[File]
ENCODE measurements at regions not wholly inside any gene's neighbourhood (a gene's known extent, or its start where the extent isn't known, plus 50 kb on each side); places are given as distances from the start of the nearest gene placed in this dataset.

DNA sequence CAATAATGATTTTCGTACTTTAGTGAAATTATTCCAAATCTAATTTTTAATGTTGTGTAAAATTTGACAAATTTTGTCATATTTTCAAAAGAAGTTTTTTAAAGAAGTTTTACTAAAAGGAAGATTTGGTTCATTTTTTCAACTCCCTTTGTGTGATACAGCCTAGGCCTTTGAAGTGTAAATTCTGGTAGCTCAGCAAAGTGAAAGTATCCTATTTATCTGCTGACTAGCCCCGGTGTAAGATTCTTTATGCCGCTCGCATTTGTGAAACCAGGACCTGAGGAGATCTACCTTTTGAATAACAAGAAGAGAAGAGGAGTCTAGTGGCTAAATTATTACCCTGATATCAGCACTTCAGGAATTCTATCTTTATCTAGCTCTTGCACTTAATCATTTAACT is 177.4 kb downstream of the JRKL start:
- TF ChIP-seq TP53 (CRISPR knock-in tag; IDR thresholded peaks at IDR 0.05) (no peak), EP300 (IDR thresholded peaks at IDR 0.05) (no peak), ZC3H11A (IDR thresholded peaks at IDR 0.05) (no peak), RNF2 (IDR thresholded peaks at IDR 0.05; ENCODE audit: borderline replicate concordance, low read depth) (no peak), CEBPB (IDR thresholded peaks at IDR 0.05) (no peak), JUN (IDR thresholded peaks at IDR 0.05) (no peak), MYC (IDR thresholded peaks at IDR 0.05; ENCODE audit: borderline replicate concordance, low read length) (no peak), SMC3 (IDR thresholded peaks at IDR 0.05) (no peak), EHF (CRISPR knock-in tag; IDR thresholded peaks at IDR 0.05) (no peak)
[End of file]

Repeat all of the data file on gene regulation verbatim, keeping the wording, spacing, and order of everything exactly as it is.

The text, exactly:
ENCODE measurements at regions not wholly inside any gene's neighbourhood (a gene's known extent, or its start where the extent isn't known, plus 50 kb on each side); places are given as distances from the start of the nearest gene placed in this dataset.

DNA sequence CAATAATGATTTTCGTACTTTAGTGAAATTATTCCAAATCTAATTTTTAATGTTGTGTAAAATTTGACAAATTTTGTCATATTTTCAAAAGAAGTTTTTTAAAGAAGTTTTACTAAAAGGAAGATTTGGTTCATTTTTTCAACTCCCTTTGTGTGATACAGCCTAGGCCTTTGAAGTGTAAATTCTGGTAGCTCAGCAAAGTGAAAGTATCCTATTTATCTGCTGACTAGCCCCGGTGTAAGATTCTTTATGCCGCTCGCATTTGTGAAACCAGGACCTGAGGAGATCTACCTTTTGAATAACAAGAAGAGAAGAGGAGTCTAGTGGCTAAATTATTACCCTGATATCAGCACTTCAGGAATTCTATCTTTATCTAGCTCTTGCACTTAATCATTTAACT is 177.4 kb downstream of the JRKL start:
- TF ChIP-seq TP53 (CRISPR knock-in tag; IDR thresholded peaks at IDR 0.05) (no peak), EP300 (IDR thresholded peaks at IDR 0.05) (no peak), ZC3H11A (IDR thresholded peaks at IDR 0.05) (no peak), RNF2 (IDR thresholded peaks at IDR 0.05; ENCODE audit: borderline replicate concordance, low read depth) (no peak), CEBPB (IDR thresholded peaks at IDR 0.05) (no peak), JUN (IDR thresholded peaks at IDR 0.05) (no peak), MYC (IDR thresholded peaks at IDR 0.05; ENCODE audit: borderline replicate concordance, low read length) (no peak), SMC3 (IDR thresholded peaks at IDR 0.05) (no peak), EHF (CRISPR knock-in tag; IDR thresholded peaks at IDR 0.05) (no peak)